Less discipline with US law departments as to lists of preferred counsel overseas

A fair number of US law departments keep lists of domestic preferred firms, which law firms they turn to unless there are extraordinary circumstances. Similar lists are much less common for firms that are based outside the US. According to Law Firm Inc., Vol. 5, May 2007, at 38-9, “Only a small number (15 percent) of U.S companies and divisions maintain a formal preferred list of overseas firms and/or lawyers. 29 percent have an informal preferred list and 30 percent have an informal list, while 26 percent do not maintain a list of firms or individual overseas legal service providers.”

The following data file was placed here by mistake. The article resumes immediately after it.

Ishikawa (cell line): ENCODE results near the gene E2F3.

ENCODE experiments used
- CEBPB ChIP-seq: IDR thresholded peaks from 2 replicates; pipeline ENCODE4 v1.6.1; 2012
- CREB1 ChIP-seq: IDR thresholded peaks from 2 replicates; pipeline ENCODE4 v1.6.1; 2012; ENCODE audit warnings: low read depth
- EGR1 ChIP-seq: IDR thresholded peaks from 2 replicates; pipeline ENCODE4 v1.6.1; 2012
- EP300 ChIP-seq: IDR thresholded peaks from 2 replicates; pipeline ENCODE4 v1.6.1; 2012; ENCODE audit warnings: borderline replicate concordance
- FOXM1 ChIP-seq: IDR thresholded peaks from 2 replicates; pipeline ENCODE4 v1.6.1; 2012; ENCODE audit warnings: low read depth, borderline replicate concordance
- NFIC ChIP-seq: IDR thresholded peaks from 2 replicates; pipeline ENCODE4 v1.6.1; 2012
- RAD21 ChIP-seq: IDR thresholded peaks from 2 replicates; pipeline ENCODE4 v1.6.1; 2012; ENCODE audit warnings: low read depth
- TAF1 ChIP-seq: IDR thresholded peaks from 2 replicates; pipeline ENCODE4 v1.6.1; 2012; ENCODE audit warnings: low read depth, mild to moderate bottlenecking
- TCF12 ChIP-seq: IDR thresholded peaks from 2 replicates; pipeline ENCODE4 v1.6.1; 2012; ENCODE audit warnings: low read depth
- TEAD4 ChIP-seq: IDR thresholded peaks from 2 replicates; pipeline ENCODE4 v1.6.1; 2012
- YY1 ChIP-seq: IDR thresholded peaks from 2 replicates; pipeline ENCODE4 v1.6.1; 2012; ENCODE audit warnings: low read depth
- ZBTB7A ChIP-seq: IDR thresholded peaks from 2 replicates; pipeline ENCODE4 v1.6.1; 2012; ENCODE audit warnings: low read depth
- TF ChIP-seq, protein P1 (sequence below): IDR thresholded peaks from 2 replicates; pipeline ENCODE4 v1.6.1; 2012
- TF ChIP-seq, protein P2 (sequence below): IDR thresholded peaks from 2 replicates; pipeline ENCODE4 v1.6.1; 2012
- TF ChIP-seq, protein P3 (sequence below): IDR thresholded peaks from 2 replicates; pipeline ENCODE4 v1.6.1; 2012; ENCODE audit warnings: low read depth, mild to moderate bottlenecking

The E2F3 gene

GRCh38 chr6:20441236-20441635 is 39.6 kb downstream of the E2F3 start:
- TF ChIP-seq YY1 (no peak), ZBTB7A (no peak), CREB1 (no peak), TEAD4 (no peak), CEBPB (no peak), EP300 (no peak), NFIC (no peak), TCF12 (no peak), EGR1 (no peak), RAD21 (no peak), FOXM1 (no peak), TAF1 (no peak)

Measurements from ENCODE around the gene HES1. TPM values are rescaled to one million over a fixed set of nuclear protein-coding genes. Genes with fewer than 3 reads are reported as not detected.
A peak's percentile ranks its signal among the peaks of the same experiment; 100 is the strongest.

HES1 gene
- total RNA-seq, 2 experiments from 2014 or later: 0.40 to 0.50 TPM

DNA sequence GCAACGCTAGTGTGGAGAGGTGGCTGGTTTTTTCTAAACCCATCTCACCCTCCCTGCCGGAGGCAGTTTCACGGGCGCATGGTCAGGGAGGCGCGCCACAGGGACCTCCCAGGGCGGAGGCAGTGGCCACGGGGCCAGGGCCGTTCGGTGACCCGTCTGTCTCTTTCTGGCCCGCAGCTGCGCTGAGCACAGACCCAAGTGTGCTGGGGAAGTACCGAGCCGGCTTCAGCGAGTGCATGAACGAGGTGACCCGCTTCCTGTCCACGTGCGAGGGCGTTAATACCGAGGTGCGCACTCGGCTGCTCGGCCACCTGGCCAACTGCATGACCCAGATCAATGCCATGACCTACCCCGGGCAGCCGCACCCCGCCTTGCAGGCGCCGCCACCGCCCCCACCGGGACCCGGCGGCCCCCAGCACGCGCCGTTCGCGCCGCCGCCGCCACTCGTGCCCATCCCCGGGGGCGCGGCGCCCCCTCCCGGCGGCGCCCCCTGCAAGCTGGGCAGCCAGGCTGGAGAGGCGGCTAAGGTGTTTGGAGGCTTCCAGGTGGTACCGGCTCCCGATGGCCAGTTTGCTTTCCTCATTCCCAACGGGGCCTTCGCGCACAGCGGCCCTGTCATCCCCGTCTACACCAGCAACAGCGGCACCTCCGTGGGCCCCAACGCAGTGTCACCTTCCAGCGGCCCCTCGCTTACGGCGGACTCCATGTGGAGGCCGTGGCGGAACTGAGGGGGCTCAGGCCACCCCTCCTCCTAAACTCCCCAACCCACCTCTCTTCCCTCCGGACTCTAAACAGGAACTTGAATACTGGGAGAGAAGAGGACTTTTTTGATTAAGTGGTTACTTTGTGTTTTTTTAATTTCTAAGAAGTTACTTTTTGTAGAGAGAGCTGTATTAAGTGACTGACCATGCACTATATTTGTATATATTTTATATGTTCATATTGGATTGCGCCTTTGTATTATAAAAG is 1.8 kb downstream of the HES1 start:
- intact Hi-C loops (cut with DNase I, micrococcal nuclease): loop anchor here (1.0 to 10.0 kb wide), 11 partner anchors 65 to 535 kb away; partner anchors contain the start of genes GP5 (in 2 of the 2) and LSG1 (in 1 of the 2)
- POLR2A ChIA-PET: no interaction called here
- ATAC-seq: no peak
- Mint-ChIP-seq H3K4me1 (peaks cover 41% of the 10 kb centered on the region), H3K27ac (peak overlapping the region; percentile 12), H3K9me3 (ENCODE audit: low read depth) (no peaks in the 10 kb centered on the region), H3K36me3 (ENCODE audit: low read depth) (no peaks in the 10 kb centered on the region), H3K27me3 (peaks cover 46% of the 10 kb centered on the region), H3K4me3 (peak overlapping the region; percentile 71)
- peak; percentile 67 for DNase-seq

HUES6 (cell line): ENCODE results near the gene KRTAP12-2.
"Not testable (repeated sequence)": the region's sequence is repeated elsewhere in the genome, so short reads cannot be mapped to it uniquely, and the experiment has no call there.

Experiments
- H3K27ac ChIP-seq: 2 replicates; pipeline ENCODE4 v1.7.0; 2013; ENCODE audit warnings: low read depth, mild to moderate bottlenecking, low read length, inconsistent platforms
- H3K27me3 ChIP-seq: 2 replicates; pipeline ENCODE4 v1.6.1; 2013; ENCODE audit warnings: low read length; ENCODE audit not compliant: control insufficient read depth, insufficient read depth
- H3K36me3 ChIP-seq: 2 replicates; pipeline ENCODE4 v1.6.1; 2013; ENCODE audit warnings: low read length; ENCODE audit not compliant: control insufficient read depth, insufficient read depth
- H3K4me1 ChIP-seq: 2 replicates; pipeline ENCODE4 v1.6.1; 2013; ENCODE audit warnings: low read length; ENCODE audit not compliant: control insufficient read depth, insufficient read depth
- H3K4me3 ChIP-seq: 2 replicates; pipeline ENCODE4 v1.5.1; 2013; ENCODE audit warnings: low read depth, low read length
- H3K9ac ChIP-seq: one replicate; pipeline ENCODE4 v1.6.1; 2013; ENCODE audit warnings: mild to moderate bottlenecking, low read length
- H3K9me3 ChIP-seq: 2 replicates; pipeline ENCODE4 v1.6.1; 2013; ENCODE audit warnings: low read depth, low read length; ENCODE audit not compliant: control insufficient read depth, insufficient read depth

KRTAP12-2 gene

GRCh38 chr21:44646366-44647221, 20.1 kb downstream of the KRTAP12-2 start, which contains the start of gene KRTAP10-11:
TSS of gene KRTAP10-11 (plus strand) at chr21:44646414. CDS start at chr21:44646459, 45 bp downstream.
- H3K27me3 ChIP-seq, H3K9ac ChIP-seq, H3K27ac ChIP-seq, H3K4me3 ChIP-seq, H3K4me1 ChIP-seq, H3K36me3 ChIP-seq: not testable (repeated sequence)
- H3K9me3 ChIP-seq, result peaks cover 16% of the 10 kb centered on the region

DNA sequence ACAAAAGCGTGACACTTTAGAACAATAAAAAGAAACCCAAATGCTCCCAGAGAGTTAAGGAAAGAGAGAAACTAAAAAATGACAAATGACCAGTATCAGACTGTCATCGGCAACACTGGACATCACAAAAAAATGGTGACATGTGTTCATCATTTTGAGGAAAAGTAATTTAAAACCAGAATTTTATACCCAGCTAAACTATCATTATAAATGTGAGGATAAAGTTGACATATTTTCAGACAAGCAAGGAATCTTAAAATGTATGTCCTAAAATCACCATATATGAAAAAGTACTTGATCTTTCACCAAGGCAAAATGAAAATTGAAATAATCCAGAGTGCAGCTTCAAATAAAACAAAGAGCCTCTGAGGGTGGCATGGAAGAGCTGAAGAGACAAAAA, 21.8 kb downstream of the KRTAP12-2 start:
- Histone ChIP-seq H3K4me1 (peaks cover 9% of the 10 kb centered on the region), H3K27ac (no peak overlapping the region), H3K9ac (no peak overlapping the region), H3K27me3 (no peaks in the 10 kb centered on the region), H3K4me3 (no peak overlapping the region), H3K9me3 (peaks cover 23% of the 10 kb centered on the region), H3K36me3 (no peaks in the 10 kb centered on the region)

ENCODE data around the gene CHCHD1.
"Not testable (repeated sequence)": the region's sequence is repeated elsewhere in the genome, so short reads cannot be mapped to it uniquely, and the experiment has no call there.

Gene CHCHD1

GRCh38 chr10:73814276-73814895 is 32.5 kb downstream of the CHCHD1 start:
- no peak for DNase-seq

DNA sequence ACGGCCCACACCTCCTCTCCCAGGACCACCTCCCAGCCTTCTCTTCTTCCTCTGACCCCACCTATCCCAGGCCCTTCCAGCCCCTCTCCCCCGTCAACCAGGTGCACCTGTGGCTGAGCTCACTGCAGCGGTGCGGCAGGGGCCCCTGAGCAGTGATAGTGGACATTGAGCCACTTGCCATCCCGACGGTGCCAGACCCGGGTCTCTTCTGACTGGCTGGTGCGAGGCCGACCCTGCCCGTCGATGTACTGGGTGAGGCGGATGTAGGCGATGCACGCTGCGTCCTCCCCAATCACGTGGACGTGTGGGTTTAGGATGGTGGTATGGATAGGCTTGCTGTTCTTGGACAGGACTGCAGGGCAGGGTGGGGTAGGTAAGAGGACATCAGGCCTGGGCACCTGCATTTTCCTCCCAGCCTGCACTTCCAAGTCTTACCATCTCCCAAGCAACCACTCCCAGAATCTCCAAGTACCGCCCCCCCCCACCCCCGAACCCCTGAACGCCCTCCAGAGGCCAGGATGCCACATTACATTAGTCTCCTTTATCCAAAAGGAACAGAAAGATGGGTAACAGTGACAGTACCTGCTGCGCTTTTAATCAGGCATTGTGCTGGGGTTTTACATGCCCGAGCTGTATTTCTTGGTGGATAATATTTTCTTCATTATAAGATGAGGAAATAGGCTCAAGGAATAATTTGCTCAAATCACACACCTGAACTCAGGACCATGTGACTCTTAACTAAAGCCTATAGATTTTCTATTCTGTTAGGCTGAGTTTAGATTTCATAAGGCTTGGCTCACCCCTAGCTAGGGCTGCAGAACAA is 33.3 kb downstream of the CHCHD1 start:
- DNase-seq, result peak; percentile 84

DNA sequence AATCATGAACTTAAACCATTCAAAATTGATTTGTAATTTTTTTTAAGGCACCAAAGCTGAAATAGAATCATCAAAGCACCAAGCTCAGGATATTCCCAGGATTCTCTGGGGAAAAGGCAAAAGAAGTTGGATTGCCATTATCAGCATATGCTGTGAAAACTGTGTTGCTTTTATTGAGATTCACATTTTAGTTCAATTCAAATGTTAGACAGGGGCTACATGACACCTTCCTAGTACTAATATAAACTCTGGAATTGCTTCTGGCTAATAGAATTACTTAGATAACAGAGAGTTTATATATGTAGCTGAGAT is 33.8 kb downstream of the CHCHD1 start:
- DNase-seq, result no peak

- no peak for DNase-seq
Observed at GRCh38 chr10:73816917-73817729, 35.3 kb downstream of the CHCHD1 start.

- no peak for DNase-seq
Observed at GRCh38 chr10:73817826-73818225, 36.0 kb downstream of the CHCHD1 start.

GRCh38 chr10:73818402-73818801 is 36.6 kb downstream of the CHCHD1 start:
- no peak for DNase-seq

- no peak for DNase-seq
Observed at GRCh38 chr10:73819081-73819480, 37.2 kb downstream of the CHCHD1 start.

This data came from an ALM survey of more than 200 “key corporate decision-makers involved in the purchasing of overseas legal services.” Almost half of the companies would be in the Fortune 1000 in terms of revenue.

Even when law departments claim they keep track of outside counsel, I would not be surprised if the lists are kept up very haphazardly, rarely pruned, not subjected to evaluations, and contain duplicates.

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